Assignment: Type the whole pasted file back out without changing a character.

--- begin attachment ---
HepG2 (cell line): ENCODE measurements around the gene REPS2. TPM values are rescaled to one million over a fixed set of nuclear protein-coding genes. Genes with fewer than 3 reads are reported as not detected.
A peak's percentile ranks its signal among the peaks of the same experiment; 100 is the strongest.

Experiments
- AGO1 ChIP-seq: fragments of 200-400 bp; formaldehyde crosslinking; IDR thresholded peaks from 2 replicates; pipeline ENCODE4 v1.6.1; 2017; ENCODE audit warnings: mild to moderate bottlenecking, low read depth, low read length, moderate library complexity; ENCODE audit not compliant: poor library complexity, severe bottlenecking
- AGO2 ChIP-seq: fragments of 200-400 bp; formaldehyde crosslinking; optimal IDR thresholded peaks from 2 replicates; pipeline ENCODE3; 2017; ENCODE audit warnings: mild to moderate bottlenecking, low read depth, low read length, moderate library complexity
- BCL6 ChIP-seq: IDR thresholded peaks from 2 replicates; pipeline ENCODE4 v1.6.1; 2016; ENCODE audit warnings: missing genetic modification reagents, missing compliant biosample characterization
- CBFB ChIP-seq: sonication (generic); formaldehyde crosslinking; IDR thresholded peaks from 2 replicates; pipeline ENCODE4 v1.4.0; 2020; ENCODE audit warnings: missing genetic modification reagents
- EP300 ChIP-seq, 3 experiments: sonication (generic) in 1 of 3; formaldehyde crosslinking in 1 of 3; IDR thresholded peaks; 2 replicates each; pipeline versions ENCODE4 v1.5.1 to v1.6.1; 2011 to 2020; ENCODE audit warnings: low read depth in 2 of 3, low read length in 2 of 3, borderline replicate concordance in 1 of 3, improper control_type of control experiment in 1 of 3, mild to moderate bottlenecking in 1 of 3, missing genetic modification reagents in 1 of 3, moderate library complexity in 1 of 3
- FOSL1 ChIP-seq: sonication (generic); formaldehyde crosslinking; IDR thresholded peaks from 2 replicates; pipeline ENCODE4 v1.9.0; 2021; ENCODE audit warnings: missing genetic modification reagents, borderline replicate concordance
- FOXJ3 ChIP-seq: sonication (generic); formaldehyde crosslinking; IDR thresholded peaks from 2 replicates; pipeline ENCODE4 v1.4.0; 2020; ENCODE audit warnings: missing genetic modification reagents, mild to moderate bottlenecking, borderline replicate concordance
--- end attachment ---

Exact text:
HepG2 (cell line): ENCODE measurements around the gene REPS2. TPM values are rescaled to one million over a fixed set of nuclear protein-coding genes. Genes with fewer than 3 reads are reported as not detected.
A peak's percentile ranks its signal among the peaks of the same experiment; 100 is the strongest.

Experiments
- AGO1 ChIP-seq: fragments of 200-400 bp; formaldehyde crosslinking; IDR thresholded peaks from 2 replicates; pipeline ENCODE4 v1.6.1; 2017; ENCODE audit warnings: mild to moderate bottlenecking, low read depth, low read length, moderate library complexity; ENCODE audit not compliant: poor library complexity, severe bottlenecking
- AGO2 ChIP-seq: fragments of 200-400 bp; formaldehyde crosslinking; optimal IDR thresholded peaks from 2 replicates; pipeline ENCODE3; 2017; ENCODE audit warnings: mild to moderate bottlenecking, low read depth, low read length, moderate library complexity
- BCL6 ChIP-seq: IDR thresholded peaks from 2 replicates; pipeline ENCODE4 v1.6.1; 2016; ENCODE audit warnings: missing genetic modification reagents, missing compliant biosample characterization
- CBFB ChIP-seq: sonication (generic); formaldehyde crosslinking; IDR thresholded peaks from 2 replicates; pipeline ENCODE4 v1.4.0; 2020; ENCODE audit warnings: missing genetic modification reagents
- EP300 ChIP-seq, 3 experiments: sonication (generic) in 1 of 3; formaldehyde crosslinking in 1 of 3; IDR thresholded peaks; 2 replicates each; pipeline versions ENCODE4 v1.5.1 to v1.6.1; 2011 to 2020; ENCODE audit warnings: low read depth in 2 of 3, low read length in 2 of 3, borderline replicate concordance in 1 of 3, improper control_type of control experiment in 1 of 3, mild to moderate bottlenecking in 1 of 3, missing genetic modification reagents in 1 of 3, moderate library complexity in 1 of 3
- FOSL1 ChIP-seq: sonication (generic); formaldehyde crosslinking; IDR thresholded peaks from 2 replicates; pipeline ENCODE4 v1.9.0; 2021; ENCODE audit warnings: missing genetic modification reagents, borderline replicate concordance
- FOXJ3 ChIP-seq: sonication (generic); formaldehyde crosslinking; IDR thresholded peaks from 2 replicates; pipeline ENCODE4 v1.4.0; 2020; ENCODE audit warnings: missing genetic modification reagents, mild to moderate bottlenecking, borderline replicate concordance